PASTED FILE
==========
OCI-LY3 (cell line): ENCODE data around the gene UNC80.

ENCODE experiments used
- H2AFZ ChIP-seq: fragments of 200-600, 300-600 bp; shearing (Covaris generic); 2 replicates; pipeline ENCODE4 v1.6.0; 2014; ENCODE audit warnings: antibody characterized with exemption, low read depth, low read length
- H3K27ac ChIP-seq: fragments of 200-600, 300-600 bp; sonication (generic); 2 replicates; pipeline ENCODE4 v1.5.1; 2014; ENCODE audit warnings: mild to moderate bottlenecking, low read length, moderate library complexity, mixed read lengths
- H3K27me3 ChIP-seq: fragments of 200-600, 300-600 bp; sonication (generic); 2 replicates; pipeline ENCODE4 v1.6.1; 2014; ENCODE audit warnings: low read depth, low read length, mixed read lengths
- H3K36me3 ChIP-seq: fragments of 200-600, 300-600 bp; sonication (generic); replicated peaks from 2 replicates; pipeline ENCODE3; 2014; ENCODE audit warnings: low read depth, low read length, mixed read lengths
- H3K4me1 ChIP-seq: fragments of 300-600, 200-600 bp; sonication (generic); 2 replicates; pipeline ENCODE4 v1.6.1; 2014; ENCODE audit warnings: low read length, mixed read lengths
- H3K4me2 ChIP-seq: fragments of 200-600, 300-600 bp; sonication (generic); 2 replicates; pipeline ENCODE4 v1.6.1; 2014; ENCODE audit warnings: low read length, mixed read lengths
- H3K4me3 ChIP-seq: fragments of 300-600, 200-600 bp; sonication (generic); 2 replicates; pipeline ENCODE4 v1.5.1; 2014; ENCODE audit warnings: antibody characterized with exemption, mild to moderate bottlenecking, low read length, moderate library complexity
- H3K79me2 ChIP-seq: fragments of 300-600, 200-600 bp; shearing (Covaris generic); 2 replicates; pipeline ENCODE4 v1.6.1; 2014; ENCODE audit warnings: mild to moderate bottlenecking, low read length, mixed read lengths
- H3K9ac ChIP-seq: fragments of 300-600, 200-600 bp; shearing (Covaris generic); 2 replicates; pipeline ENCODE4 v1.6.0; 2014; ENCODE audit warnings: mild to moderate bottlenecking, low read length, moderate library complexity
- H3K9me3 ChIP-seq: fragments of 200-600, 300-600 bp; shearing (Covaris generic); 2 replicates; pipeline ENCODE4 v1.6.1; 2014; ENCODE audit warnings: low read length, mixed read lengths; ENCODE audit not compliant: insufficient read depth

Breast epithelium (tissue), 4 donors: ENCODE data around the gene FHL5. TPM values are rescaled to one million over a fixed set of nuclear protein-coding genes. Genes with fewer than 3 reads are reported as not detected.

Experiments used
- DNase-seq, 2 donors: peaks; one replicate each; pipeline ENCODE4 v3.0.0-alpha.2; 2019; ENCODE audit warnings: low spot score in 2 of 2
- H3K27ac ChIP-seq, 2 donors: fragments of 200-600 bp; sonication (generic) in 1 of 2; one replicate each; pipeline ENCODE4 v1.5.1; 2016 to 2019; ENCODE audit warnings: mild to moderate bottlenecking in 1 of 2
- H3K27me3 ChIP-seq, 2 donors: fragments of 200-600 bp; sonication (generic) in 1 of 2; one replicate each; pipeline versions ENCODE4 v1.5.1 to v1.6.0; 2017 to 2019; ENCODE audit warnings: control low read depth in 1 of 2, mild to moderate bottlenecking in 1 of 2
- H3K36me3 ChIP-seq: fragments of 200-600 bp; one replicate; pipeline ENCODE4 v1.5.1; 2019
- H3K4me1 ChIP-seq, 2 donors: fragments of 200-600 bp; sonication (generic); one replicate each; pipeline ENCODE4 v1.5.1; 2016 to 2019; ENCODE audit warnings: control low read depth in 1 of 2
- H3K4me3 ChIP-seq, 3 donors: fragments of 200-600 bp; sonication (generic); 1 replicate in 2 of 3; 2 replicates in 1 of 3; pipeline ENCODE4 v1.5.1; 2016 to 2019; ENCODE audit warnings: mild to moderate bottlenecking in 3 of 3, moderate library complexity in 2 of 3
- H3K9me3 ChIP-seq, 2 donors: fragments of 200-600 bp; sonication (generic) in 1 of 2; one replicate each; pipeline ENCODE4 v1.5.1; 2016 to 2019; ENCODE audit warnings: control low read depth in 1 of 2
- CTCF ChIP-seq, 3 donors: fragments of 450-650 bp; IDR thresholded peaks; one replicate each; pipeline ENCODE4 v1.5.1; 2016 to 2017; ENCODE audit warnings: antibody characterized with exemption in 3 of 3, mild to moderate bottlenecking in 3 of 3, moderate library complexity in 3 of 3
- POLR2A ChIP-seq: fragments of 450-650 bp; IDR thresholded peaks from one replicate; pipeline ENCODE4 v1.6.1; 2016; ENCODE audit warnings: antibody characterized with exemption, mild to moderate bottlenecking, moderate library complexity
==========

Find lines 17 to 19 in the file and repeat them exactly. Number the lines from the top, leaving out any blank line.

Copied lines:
- H3K27me3 ChIP-seq, 2 donors: fragments of 200-600 bp; sonication (generic) in 1 of 2; one replicate each; pipeline versions ENCODE4 v1.5.1 to v1.6.0; 2017 to 2019; ENCODE audit warnings: control low read depth in 1 of 2, mild to moderate bottlenecking in 1 of 2
- H3K36me3 ChIP-seq: fragments of 200-600 bp; one replicate; pipeline ENCODE4 v1.5.1; 2019
- H3K4me1 ChIP-seq, 2 donors: fragments of 200-600 bp; sonication (generic); one replicate each; pipeline ENCODE4 v1.5.1; 2016 to 2019; ENCODE audit warnings: control low read depth in 1 of 2